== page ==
I want to connect a post of mine from five years ago — 

There are always questions. Which ones arise — that’s not for us to decide. All we have to decide is what to do with the questions that are presented to us. My one consistent position in all these matters is to resist taking the nuclear option of excommunication. It is the strongest censure we have, and therefore one not to be invoked except with the greatest reluctance. Further, I don’t think the patience that St. Paul commands is to be exhausted in a few years, or even a few decades. We need to learn to think in larger chunks of time, and to consider the worldwide, not just the local American and Western European, context. Many of us tend to think that, if we haven’t convinced someone after a few tweets and blog posts, we can be done with them and the questions they bring. But the time-frame of social media is not the time-frame of Christ’s Church.

— with a post of mine from ten days ago

So it turns out that “the economic way of looking at life” – which is pretty much the American way of looking at life, and certainly the Silicon Valley way – means that you think of time as a scarce consumable resource. Which is indeed how most of us, it seems, think about time, and that, in turn, is why we might experience the idea of traveling at the speed of God as not just wrong but, more, offensive – a failure to maximize consumption.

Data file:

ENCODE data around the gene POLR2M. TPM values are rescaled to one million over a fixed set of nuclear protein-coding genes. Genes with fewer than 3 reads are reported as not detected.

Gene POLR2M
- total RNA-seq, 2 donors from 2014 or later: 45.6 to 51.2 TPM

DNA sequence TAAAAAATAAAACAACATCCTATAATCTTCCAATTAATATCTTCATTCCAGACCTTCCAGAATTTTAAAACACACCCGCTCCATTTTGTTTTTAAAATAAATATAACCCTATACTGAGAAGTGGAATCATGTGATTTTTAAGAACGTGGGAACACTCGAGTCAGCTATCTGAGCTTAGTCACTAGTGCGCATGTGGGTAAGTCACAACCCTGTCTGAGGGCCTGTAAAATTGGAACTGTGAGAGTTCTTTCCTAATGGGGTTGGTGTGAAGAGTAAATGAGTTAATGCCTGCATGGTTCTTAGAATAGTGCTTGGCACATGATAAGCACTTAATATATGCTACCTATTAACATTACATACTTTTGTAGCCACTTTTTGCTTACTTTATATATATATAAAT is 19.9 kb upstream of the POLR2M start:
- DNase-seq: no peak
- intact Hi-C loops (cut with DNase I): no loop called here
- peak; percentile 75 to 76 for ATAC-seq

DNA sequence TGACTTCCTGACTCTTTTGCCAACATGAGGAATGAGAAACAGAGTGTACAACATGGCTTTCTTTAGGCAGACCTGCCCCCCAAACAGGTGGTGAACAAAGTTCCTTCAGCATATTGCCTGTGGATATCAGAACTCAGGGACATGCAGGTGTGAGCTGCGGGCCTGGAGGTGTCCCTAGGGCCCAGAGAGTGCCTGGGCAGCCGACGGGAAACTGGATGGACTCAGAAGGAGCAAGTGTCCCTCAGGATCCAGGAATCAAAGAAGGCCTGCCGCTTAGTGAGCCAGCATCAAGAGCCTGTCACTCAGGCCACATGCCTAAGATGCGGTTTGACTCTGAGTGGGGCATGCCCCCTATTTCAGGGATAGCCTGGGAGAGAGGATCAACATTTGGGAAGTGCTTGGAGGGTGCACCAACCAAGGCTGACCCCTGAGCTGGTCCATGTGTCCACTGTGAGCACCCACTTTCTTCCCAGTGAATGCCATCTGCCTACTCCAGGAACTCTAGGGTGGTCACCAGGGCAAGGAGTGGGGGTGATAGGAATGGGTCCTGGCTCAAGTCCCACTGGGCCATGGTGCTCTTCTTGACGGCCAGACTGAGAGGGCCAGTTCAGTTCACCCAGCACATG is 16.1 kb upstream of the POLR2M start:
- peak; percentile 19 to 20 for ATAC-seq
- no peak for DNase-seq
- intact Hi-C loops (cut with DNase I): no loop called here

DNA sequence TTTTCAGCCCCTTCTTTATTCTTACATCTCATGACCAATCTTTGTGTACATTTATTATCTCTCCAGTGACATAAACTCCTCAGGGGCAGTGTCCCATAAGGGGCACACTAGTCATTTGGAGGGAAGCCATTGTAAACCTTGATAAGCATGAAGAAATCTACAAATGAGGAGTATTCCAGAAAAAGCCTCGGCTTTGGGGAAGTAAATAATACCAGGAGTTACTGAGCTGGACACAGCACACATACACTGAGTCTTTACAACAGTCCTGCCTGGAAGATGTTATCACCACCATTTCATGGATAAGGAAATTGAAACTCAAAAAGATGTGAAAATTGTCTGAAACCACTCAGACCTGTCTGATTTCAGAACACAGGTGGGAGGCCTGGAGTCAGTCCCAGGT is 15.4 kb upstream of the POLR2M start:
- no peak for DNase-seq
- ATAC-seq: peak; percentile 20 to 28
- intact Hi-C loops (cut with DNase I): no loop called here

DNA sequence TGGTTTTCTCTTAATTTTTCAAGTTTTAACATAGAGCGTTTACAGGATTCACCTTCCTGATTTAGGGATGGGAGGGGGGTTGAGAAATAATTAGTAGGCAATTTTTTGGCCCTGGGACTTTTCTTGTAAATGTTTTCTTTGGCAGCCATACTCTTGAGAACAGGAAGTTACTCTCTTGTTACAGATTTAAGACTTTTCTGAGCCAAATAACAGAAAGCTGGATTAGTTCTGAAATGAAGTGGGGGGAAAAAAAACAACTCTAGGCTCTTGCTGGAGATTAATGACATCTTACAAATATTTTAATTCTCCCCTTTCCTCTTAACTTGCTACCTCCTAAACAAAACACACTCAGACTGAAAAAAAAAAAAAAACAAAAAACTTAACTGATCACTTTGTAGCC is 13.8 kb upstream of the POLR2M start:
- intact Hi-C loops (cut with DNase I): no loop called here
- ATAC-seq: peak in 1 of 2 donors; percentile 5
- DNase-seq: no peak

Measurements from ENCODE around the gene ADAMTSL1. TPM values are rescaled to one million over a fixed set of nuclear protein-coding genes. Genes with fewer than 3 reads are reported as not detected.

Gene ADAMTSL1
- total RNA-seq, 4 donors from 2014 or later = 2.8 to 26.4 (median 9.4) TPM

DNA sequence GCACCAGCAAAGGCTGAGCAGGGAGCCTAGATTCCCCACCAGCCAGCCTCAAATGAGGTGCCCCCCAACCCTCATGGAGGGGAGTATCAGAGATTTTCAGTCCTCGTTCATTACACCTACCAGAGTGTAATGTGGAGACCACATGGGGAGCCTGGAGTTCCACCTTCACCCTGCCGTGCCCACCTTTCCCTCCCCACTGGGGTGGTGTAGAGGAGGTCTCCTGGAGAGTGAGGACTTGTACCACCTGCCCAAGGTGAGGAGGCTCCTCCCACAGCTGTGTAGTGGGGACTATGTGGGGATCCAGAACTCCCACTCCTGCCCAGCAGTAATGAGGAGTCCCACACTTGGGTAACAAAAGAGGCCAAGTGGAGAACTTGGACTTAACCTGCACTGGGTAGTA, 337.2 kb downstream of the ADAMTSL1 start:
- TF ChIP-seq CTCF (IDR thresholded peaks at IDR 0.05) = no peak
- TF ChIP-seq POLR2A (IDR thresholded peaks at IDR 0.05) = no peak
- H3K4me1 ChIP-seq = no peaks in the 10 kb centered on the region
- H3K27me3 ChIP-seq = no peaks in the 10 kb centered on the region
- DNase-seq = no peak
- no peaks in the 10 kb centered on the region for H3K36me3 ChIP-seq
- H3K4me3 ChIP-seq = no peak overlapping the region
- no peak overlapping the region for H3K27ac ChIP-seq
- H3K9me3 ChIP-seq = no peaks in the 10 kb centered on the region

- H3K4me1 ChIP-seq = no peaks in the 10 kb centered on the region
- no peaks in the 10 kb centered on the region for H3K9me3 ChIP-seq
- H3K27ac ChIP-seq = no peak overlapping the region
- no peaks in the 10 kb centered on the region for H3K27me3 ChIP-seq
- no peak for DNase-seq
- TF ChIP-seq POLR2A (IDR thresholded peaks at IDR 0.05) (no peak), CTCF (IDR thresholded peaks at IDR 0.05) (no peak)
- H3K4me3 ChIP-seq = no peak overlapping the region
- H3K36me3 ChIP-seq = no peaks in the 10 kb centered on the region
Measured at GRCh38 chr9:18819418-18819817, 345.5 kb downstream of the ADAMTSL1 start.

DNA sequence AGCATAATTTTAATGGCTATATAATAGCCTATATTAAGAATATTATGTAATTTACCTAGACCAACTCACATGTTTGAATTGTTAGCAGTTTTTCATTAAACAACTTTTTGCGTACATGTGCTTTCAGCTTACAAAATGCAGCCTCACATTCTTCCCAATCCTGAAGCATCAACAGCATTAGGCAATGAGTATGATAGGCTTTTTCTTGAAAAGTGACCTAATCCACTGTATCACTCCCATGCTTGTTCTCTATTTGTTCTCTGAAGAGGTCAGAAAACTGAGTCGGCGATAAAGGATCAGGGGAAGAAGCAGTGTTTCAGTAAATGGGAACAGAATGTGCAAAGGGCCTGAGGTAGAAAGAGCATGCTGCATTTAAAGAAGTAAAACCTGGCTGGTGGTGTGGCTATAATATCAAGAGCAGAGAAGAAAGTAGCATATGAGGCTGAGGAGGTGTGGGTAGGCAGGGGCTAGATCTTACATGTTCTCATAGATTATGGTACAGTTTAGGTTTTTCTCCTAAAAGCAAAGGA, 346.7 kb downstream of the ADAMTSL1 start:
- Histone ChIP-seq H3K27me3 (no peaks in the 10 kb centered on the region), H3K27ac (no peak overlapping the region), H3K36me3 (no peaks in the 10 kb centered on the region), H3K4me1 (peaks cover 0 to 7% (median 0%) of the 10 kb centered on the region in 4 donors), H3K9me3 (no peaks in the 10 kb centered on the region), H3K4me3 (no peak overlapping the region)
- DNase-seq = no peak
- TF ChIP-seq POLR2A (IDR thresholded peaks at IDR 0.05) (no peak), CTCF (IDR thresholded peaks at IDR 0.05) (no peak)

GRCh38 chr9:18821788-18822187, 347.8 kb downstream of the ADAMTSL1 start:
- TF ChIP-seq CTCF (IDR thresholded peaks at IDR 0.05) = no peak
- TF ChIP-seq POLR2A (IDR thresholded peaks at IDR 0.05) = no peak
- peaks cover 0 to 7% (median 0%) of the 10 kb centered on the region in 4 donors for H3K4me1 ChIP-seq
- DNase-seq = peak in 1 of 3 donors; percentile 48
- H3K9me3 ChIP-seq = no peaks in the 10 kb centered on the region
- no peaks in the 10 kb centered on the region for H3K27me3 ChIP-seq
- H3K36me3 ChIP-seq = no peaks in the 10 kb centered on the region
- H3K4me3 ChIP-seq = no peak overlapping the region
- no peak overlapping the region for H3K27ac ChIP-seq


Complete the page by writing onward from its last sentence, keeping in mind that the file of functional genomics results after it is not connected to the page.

Breaking that habit of thought, and imagining how to move at the speed of God – these are real and vital challenges. Maybe the first thing we need to learn how to repair is our disordered sense of time — time is not a scarce resource but rather a gift. 

Increasingly I am convinced that we can’t make the changes we need to make — and I’m thinking not just of Christians, but also of all members of our current social order — until we reset our understanding and experience of time.

I even wonder whether the problem I posted about earlier today — what seems to me our increasing reluctance to pursue common rules for the social order, our disdain for proceduralism — is an outgrowth of a diseased experience of time. If we knew, if we really knew, that the people we despise are going to be our neighbors for the rest of our lives, then maybe we’d see the value in coming to some sort of procedural agreement with them before the shooting begins

But then the shooting has already begun, hasn’t it?